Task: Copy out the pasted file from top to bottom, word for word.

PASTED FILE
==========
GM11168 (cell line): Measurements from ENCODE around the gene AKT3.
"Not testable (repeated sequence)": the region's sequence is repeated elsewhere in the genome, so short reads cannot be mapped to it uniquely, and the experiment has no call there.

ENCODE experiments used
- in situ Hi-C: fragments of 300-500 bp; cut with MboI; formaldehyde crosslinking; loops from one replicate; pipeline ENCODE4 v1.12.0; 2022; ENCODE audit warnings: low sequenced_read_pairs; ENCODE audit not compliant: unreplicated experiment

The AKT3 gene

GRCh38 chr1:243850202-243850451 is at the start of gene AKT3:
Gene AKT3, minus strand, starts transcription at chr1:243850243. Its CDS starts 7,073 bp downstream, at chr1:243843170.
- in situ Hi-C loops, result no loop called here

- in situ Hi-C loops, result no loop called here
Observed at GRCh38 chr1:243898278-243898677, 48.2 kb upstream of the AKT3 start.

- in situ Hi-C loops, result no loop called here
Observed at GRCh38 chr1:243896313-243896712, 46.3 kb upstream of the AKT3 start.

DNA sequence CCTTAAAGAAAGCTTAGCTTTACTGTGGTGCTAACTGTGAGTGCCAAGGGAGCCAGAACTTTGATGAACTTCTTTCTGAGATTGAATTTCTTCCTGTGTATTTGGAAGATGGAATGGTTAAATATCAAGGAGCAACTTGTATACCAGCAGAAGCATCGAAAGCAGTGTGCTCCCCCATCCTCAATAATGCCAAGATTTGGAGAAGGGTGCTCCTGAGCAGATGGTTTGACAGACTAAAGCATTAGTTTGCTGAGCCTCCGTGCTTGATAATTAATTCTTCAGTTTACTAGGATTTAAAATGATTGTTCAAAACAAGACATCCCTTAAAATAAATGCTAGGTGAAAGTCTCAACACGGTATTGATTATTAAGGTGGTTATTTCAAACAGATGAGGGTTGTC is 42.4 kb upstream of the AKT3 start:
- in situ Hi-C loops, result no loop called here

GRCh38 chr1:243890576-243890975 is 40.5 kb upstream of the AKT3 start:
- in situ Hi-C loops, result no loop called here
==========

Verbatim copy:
GM11168 (cell line): Measurements from ENCODE around the gene AKT3.
"Not testable (repeated sequence)": the region's sequence is repeated elsewhere in the genome, so short reads cannot be mapped to it uniquely, and the experiment has no call there.

ENCODE experiments used
- in situ Hi-C: fragments of 300-500 bp; cut with MboI; formaldehyde crosslinking; loops from one replicate; pipeline ENCODE4 v1.12.0; 2022; ENCODE audit warnings: low sequenced_read_pairs; ENCODE audit not compliant: unreplicated experiment

The AKT3 gene

GRCh38 chr1:243850202-243850451 is at the start of gene AKT3:
Gene AKT3, minus strand, starts transcription at chr1:243850243. Its CDS starts 7,073 bp downstream, at chr1:243843170.
- in situ Hi-C loops, result no loop called here

- in situ Hi-C loops, result no loop called here
Observed at GRCh38 chr1:243898278-243898677, 48.2 kb upstream of the AKT3 start.

- in situ Hi-C loops, result no loop called here
Observed at GRCh38 chr1:243896313-243896712, 46.3 kb upstream of the AKT3 start.

DNA sequence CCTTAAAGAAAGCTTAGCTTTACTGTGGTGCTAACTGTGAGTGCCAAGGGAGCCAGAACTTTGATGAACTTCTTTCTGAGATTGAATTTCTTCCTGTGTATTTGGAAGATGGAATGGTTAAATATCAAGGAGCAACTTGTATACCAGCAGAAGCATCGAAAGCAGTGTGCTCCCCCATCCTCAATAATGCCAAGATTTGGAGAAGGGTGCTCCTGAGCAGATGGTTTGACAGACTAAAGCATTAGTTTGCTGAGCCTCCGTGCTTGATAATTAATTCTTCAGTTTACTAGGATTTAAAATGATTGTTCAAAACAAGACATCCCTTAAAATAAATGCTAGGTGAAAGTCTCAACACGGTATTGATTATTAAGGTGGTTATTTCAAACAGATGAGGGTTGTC is 42.4 kb upstream of the AKT3 start:
- in situ Hi-C loops, result no loop called here

GRCh38 chr1:243890576-243890975 is 40.5 kb upstream of the AKT3 start:
- in situ Hi-C loops, result no loop called here